Purchase this article with an account.
D. Faingold, O. Kasner, J.–C.A. Marshall, S. Bakalian, E. Antecka, M.N. Burnier, Jr; The Effect of Lens Proteins on Proliferation in Uveal Melanoma Cell Lines . Invest. Ophthalmol. Vis. Sci. 2005;46(13):3874.
Download citation file:
© ARVO (1962-2015); The Authors (2016-present)
Purpose: Human and animal lenses support increases in cellular density in several conditions such as posterior subcapsular cataract formation and posterior capsular opacification. However, malignant lens tumors in humans have never been described. The lens protein alpha–crystallin is one of the major water soluble proteins in the vertebrate ocular lens and plays an important role in maintaining transparency and refractive index distribution. Alpha crystallins are members of the small heat–shock protein family (sHsps) and share many properties in vitro such as interaction with cytoskeletal proteins, DNA binding, antiapoptotic activity and the ability to act as molecular chaperones. In animal models, sHsps play a role in tumor recognition and regression. Our purpose was to evaluate the effect of the lens protein alpha–crystallin on the proliferation rates of different uveal melanoma cell lines. Methods: Two human uveal melanoma cell lines (92.1, OCM–1) of differing proliferation rates were used to measure the effect of bovine α–crystalline A and α–crystalline B (Sigma) on cell proliferation. Quantitative analysis measuring cell growth with and without lens protein extract at different concentrations (10–5 to 10–10) was performed with the Sulforhodamine–B (TOX–6, Sigma) assay as per the National Cancer Institute protocol. Results were statistically compared using the Students T test. Results: Analysis measuring cell growth showed a statistically significant reduction in the proliferation of the uveal melanoma cell lines in the presence of α–crystalline A at concentrations of 10–7 to 10–10 (p<0.05). In comparison, the addition of α–crystalline B gave an increase in proliferation in the same range of concentration, from 10–7 to 10–11 for both the 92.1 and OCM–1 cell lines respectively (p<0.05). Conclusions: We demonstrate a significant decrease in the proliferation rates of both uveal melanoma cell lines in the presence of lens protein α–crystalline A. These results suggest that α–crystallin A, in addition to its structural role in the lens, may play a major role in the regulation of cell growth and proliferation. This inhibition may explain the lack of malignant transformation of lens epithelial cells and the absence of lens primary tumors.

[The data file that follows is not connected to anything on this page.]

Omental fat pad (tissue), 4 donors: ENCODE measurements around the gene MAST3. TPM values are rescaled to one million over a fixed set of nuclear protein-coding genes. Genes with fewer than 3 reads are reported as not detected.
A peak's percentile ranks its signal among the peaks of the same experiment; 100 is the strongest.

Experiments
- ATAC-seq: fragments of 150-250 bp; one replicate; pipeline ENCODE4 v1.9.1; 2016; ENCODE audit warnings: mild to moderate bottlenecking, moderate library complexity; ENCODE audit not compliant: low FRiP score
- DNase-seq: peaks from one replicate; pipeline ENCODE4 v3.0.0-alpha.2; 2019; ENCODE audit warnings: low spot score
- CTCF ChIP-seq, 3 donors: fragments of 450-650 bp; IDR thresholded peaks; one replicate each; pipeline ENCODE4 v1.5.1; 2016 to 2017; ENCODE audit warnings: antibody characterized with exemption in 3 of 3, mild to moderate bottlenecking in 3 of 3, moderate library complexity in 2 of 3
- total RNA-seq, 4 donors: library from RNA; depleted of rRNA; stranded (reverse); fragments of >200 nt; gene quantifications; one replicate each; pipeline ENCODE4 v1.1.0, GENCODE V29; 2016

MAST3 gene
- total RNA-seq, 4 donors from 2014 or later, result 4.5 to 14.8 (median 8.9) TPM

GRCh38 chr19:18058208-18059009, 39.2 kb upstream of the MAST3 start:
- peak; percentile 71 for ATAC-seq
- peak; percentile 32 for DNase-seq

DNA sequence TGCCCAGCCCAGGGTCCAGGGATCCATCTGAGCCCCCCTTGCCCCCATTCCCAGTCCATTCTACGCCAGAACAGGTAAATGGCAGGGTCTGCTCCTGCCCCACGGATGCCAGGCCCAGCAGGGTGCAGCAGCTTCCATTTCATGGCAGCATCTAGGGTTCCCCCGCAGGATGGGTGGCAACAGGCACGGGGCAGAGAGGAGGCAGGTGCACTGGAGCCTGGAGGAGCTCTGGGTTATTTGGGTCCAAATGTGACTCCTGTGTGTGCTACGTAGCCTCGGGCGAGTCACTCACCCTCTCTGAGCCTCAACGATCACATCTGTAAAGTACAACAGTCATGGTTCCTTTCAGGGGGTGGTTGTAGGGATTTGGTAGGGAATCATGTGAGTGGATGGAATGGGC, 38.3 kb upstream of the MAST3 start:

This PDF is available to Subscribers Only